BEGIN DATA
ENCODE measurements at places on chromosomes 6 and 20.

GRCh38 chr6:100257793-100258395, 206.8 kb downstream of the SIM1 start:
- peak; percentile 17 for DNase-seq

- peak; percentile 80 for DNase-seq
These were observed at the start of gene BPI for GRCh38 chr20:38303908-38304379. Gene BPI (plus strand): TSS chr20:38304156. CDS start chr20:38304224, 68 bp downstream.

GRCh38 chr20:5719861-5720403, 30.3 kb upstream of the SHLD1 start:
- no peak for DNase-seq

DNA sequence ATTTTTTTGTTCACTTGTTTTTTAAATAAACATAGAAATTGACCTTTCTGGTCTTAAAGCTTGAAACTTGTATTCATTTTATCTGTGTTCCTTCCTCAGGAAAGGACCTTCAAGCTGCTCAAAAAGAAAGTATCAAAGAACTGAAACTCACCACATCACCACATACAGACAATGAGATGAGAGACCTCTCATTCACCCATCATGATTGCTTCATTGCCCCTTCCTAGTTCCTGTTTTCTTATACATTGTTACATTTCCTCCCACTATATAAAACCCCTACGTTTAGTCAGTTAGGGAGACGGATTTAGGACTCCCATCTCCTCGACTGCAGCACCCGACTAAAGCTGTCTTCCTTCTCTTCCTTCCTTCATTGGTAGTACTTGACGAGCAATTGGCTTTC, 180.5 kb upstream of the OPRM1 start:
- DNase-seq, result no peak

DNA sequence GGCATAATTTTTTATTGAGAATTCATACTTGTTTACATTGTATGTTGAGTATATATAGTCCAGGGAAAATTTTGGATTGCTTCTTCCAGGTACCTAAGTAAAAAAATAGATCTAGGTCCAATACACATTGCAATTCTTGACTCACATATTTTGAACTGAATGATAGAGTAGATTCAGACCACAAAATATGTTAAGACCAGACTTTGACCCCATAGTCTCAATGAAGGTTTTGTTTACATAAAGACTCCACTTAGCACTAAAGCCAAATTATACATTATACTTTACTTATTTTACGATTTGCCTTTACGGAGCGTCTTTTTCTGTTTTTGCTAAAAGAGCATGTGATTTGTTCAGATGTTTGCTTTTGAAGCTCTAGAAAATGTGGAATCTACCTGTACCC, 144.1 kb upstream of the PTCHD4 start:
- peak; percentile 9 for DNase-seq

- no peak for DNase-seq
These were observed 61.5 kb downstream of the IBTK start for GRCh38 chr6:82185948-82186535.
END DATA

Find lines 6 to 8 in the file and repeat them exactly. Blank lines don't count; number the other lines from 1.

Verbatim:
GRCh38 chr20:5719861-5720403, 30.3 kb upstream of the SHLD1 start:
- no peak for DNase-seq

DNA sequence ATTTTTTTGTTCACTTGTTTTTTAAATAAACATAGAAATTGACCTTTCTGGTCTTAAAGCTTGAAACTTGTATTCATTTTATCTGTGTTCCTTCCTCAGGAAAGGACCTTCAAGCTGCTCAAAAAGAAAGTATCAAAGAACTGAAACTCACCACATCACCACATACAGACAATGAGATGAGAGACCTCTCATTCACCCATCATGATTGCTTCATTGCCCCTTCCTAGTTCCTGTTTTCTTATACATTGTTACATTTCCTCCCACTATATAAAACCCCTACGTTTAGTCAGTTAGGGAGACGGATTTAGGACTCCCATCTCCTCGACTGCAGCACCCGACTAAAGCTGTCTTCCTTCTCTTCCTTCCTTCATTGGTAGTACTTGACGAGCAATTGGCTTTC, 180.5 kb upstream of the OPRM1 start: